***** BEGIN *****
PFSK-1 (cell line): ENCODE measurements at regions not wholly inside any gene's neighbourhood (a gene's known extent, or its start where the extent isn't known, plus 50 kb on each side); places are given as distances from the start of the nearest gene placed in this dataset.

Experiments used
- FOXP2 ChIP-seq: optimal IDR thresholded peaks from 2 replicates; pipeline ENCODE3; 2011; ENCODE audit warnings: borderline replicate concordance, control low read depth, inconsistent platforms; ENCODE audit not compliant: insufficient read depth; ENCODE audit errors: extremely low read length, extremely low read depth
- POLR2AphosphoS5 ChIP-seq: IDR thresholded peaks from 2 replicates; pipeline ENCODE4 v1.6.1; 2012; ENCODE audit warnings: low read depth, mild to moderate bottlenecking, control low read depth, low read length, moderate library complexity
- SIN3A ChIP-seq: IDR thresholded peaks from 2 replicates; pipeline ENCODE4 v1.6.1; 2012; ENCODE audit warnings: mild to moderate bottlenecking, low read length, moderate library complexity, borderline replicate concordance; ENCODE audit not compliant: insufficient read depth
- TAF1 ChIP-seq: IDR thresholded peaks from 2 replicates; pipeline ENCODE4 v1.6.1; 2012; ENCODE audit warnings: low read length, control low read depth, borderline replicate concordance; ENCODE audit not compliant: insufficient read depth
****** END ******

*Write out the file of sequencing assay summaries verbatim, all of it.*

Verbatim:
PFSK-1 (cell line): ENCODE measurements at regions not wholly inside any gene's neighbourhood (a gene's known extent, or its start where the extent isn't known, plus 50 kb on each side); places are given as distances from the start of the nearest gene placed in this dataset.

Experiments used
- FOXP2 ChIP-seq: optimal IDR thresholded peaks from 2 replicates; pipeline ENCODE3; 2011; ENCODE audit warnings: borderline replicate concordance, control low read depth, inconsistent platforms; ENCODE audit not compliant: insufficient read depth; ENCODE audit errors: extremely low read length, extremely low read depth
- POLR2AphosphoS5 ChIP-seq: IDR thresholded peaks from 2 replicates; pipeline ENCODE4 v1.6.1; 2012; ENCODE audit warnings: low read depth, mild to moderate bottlenecking, control low read depth, low read length, moderate library complexity
- SIN3A ChIP-seq: IDR thresholded peaks from 2 replicates; pipeline ENCODE4 v1.6.1; 2012; ENCODE audit warnings: mild to moderate bottlenecking, low read length, moderate library complexity, borderline replicate concordance; ENCODE audit not compliant: insufficient read depth
- TAF1 ChIP-seq: IDR thresholded peaks from 2 replicates; pipeline ENCODE4 v1.6.1; 2012; ENCODE audit warnings: low read length, control low read depth, borderline replicate concordance; ENCODE audit not compliant: insufficient read depth